determination of the moisture content fields in
a transverse section. While this case is more
attractive for structural monitoring, we
encountered the physical limitations of
measurement material employed: these
difficulties were tied, on the one hand, to high
resistivity over depth (dry zones) and long
current lines, and on the other hand to a
resistivity-meter adapted to geophysical
measurements and not to such a resistive
material like timber. The tool needs to be
improved in this aspect because the level of
precision obtained is not satisfactory for the
anticipated monitoring approach.
In the short run, improving the
experimental protocol will be considered
along two main lines: 1) studying the effects
of electrode type, number and location, 2)
testing other quadrupole configurations
(traversing, equatorial). A sensitivity study
must be carried out in order to further the
compromise between measurement precision,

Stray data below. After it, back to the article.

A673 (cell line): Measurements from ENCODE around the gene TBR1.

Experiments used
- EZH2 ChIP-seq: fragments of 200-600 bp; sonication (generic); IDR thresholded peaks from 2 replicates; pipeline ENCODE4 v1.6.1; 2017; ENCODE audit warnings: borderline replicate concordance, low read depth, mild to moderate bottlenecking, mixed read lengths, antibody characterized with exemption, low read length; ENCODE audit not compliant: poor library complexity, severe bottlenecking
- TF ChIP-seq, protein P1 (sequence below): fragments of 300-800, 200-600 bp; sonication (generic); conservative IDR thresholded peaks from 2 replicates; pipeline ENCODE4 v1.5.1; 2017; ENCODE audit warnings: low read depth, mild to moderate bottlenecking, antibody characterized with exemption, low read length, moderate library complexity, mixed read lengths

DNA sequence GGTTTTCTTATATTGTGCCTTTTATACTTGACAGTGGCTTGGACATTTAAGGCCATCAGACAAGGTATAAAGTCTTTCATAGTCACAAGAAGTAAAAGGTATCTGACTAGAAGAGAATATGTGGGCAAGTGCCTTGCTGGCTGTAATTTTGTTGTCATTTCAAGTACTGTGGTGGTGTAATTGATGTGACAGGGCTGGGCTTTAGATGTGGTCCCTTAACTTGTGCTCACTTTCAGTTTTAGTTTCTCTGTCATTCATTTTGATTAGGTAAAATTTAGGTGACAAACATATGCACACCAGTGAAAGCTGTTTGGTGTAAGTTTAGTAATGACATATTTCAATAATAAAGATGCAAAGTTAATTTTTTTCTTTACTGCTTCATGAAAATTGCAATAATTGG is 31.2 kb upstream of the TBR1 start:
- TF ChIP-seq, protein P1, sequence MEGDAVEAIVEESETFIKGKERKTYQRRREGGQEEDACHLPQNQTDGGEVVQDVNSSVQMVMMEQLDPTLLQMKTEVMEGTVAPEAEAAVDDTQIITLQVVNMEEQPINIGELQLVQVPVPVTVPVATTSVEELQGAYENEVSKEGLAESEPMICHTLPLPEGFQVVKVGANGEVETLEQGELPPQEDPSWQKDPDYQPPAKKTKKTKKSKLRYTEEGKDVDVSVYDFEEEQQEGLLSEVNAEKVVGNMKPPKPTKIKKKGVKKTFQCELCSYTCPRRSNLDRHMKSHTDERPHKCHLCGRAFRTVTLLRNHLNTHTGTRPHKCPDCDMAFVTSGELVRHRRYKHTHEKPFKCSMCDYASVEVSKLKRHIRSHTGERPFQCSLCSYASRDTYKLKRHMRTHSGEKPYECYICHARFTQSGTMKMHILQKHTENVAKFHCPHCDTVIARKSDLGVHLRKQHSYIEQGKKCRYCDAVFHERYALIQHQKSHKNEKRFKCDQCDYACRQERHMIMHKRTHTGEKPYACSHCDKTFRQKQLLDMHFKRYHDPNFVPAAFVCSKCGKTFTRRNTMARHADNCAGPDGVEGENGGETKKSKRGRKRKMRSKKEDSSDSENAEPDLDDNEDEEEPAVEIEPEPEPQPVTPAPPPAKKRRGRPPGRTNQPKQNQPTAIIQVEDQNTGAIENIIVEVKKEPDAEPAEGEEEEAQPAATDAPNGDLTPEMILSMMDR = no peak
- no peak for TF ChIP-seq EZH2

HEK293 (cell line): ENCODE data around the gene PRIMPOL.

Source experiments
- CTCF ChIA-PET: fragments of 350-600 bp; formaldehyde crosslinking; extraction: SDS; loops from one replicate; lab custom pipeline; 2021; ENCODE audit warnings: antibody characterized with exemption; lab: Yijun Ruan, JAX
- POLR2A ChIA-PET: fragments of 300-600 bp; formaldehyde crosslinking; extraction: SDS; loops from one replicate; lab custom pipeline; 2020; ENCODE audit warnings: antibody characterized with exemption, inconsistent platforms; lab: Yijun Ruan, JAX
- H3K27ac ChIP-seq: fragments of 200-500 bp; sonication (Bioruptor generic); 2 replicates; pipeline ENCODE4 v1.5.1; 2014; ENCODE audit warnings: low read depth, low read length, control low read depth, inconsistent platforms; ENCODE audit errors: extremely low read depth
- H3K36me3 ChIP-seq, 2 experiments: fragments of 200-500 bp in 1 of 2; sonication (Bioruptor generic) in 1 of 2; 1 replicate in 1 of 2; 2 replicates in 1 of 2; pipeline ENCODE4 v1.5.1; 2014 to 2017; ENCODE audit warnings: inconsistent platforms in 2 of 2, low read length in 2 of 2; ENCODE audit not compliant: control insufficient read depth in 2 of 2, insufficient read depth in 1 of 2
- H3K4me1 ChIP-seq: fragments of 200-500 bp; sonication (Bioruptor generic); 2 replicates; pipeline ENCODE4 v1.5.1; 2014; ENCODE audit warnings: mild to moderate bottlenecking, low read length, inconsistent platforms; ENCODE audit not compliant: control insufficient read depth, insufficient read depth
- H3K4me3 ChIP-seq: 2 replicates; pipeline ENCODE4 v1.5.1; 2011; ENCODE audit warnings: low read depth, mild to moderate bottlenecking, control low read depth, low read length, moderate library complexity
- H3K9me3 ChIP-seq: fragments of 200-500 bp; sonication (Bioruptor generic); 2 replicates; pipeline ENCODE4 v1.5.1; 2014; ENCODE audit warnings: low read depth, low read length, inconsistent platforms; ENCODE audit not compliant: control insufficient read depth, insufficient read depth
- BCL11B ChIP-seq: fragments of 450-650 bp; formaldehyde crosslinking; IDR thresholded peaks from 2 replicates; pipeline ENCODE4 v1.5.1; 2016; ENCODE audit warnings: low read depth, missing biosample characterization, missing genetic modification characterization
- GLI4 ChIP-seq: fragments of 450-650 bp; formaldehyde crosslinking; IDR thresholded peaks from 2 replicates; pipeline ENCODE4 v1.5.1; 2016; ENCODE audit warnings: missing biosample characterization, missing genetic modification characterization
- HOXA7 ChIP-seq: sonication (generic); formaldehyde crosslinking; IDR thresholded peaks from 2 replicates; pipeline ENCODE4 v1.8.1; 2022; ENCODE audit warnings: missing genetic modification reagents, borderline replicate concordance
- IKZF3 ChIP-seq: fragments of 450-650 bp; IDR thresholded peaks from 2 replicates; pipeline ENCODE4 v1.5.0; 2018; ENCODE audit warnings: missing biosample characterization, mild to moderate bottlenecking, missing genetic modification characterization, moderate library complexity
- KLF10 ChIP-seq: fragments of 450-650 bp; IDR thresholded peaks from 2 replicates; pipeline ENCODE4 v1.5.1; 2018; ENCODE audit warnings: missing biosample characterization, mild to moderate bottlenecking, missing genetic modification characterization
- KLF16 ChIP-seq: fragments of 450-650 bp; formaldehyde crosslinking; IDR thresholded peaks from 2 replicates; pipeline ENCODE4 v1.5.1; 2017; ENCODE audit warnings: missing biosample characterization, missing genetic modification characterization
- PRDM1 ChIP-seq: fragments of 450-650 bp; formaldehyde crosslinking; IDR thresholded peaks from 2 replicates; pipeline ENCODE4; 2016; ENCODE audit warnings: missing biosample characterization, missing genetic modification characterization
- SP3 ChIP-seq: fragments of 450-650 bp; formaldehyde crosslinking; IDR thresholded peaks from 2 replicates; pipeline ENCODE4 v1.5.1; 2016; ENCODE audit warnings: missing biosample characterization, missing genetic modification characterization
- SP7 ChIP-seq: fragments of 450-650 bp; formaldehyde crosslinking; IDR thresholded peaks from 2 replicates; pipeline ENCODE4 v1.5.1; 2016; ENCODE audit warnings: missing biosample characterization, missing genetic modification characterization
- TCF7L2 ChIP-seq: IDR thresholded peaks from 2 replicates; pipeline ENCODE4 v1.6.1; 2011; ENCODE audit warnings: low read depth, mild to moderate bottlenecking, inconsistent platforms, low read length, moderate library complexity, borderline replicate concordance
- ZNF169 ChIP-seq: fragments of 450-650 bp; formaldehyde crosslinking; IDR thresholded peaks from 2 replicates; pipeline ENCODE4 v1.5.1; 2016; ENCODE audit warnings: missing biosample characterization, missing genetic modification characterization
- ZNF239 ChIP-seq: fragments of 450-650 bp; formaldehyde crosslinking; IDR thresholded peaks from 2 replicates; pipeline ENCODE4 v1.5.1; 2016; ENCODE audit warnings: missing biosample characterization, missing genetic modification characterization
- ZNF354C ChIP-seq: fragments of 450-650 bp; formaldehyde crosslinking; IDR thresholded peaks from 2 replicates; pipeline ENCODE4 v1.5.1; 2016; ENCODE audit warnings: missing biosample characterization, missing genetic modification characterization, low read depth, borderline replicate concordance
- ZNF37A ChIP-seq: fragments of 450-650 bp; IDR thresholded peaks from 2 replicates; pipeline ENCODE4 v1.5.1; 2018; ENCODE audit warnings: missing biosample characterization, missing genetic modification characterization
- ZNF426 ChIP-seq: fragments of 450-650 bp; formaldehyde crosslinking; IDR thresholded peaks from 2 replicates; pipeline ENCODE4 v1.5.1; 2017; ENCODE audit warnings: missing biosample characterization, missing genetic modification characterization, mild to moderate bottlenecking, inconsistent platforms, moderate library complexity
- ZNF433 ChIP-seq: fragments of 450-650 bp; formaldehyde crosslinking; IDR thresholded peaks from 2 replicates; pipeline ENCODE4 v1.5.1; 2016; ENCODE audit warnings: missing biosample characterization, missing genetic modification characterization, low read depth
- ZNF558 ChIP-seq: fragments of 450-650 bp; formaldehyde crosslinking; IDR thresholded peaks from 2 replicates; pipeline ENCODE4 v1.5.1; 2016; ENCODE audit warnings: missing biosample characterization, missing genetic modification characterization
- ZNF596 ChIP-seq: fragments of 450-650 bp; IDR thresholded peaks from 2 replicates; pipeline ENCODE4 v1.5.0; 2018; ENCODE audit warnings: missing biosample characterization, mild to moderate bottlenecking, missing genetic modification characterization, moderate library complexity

0%
10%
20%
30%
40%
50%
0% - 20% 20% - 40% 40% - 60% 60% - 80% 80% - 100% > 100%
Ra
te
of
oc
cu
re
nc
e
Relative error interval
Mesh 5x5
Mesh 3x3
Mesh 21
TẠP CHÍ KHOA HỌC CÔNG NGHỆ GIAO THÔNG VẬN TẢI SỐ 27+28 – 05/2018
173
depth measurement and the measured
moisture content range. Varying the electrode
lengths to collect information both on the
surface and in depth can be considered even
though the surface information will always be
more reliable since in a timber structure, the
moisture content profiles stems from the
surface. In the long run, it is also envisaged to